When the word came into English from French in the 15th century, it seems to have been in the modern sense - an occasion of sumptuous feasting. A century later, a slighter sense emerged - the one usually found in Shakespeare, where a banquet (often spelled banket) is a light meal - what we would today describe as "refreshments", or even just one part of such a meal - appetisers or dessert.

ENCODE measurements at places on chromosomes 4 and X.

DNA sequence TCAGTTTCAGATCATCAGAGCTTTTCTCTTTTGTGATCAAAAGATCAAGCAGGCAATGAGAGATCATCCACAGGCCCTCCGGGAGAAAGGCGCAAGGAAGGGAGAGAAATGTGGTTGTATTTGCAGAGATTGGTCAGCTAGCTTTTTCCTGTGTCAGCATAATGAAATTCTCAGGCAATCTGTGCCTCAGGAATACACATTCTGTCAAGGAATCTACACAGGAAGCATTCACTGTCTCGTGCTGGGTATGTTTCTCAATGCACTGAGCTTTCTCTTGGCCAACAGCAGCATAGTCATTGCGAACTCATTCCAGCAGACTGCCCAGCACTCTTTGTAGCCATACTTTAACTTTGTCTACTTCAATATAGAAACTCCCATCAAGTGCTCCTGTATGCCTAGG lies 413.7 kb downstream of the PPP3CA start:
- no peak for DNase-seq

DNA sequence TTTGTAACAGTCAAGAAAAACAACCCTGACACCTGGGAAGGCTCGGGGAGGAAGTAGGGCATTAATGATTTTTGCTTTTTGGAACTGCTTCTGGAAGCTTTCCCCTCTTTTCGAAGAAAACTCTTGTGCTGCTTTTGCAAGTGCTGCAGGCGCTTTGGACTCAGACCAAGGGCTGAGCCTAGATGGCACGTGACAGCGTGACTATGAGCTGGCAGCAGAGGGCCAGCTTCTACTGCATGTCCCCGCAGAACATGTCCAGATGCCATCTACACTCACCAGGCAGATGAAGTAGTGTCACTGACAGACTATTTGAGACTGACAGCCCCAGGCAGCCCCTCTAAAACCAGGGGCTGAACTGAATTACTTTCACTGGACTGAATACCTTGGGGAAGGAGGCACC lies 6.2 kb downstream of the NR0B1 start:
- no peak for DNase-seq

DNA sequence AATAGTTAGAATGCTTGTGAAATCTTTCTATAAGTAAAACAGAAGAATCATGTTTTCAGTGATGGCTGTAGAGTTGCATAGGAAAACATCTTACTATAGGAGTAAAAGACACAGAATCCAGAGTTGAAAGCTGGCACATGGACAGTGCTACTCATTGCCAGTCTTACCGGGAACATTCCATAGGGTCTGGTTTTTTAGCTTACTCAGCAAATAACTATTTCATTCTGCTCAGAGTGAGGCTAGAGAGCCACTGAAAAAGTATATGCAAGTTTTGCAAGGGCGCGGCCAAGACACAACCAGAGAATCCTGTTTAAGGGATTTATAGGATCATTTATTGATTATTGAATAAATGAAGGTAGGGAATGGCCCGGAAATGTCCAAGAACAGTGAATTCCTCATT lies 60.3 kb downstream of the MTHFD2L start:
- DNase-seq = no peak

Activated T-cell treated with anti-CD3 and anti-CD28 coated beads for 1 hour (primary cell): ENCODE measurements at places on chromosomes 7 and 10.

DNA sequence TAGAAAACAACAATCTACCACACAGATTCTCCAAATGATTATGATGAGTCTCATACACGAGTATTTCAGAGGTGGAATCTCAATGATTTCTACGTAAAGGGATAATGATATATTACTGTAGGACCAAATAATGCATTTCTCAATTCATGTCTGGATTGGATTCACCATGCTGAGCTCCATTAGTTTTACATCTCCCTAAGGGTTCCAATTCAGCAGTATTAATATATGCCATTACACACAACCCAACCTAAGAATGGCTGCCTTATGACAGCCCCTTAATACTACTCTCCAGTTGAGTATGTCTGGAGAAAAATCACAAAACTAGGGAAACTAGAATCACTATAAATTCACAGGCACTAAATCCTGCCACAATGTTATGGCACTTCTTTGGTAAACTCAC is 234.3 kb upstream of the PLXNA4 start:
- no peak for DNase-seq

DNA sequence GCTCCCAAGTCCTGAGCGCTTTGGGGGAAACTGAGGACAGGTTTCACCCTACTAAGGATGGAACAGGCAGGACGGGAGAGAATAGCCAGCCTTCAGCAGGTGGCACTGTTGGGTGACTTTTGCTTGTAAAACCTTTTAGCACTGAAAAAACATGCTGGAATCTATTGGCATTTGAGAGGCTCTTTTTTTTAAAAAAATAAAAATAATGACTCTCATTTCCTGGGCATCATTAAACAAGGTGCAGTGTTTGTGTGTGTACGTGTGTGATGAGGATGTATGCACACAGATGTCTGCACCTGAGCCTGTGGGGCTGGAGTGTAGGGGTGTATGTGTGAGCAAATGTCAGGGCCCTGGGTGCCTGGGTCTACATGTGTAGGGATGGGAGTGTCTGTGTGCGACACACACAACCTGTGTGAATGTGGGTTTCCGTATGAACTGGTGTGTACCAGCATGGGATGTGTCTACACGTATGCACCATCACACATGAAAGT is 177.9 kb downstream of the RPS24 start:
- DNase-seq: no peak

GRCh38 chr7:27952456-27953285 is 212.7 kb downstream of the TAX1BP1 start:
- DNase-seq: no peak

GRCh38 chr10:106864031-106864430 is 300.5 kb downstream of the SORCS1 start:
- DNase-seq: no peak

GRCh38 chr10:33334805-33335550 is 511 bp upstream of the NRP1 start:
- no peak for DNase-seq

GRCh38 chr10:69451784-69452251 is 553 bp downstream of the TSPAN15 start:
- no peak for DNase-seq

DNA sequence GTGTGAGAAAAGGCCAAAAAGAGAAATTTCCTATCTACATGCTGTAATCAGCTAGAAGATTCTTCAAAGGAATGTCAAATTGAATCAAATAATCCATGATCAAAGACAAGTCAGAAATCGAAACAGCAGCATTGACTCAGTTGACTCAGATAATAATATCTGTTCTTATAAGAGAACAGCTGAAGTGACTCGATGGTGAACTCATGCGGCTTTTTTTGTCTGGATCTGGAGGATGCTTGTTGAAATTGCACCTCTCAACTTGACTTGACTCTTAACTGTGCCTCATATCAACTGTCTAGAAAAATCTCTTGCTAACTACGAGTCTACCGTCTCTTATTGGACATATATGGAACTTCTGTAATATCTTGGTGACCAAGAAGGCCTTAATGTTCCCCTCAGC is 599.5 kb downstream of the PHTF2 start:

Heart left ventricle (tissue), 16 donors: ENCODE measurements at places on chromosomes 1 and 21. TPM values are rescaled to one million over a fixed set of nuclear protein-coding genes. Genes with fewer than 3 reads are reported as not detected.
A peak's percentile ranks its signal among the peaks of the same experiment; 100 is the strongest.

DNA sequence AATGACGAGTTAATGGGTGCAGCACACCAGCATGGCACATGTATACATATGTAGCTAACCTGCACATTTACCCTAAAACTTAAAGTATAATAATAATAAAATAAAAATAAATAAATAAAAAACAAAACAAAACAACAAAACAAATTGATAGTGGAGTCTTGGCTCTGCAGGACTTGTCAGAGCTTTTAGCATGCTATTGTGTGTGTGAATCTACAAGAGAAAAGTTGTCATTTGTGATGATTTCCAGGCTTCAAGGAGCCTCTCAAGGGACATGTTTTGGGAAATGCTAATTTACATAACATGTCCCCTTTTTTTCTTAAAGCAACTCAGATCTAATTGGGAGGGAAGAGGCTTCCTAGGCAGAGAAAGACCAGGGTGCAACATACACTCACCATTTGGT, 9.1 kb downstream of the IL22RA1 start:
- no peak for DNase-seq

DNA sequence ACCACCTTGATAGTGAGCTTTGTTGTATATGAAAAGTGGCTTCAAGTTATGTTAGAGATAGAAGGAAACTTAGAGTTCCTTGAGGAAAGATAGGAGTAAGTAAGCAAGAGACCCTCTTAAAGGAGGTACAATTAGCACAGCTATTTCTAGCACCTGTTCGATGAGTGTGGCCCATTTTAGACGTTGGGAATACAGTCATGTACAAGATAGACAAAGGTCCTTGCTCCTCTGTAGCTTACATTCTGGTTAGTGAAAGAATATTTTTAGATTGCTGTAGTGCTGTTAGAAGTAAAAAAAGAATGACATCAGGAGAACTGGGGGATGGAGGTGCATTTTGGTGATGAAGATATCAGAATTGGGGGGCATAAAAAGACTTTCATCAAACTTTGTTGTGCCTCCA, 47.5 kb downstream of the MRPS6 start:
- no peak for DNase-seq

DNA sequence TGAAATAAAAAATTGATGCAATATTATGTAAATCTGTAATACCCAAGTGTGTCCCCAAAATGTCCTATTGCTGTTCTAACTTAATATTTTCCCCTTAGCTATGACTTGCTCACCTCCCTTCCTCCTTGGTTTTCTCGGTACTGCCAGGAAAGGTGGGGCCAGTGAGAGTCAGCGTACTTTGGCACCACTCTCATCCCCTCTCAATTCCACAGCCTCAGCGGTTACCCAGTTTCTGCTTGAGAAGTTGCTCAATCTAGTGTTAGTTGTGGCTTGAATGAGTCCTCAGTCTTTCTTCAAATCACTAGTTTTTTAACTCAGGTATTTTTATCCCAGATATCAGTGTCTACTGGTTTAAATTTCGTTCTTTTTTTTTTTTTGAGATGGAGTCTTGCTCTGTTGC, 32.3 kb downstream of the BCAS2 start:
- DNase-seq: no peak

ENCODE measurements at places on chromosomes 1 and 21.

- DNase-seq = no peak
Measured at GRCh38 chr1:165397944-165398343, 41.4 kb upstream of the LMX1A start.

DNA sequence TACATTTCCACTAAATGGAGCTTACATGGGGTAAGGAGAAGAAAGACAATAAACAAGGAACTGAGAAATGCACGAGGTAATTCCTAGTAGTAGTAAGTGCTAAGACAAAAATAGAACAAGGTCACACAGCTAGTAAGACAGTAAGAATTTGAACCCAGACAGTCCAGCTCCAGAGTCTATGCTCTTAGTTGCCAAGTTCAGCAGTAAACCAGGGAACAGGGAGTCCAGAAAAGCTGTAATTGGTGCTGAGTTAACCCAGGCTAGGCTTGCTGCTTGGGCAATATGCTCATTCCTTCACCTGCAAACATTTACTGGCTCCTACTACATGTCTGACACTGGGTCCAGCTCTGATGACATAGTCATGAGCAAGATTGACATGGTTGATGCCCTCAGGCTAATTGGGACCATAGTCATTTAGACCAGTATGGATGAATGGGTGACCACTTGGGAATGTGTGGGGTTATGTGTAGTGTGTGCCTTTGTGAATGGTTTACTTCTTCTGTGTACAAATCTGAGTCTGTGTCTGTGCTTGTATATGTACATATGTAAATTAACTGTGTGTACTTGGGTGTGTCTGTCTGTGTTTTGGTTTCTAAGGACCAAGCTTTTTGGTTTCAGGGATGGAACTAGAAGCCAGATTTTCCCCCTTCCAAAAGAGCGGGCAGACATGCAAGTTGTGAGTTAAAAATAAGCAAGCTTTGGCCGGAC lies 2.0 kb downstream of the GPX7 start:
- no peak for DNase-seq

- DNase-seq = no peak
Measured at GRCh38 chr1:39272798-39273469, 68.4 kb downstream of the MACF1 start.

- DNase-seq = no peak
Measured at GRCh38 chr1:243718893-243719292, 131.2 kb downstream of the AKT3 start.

The slighter sense is shown by the adjectives when Capulet talks of "a trifling foolish banquet" (Romeo and Juliet, I.v.122) or Timon talks of "an idle banquet" (Timon of Athens, I.ii.152). The concept of a huge feast would make no sense when Sly is said to have "a most delicious banquet by his bed" (The Taming of the Shrew, Induction 1.37). A banquet, moreover, can be prepared in a rush: Enobarbus tells the servants to "bring in the banquet quickly" (Antony and Cleopatra, I.ii.12). And the sense of a light meal taken hurriedly is captured in Henry VIII, where there are two references (I.iv.12, V.iv.64) to a "running banquet".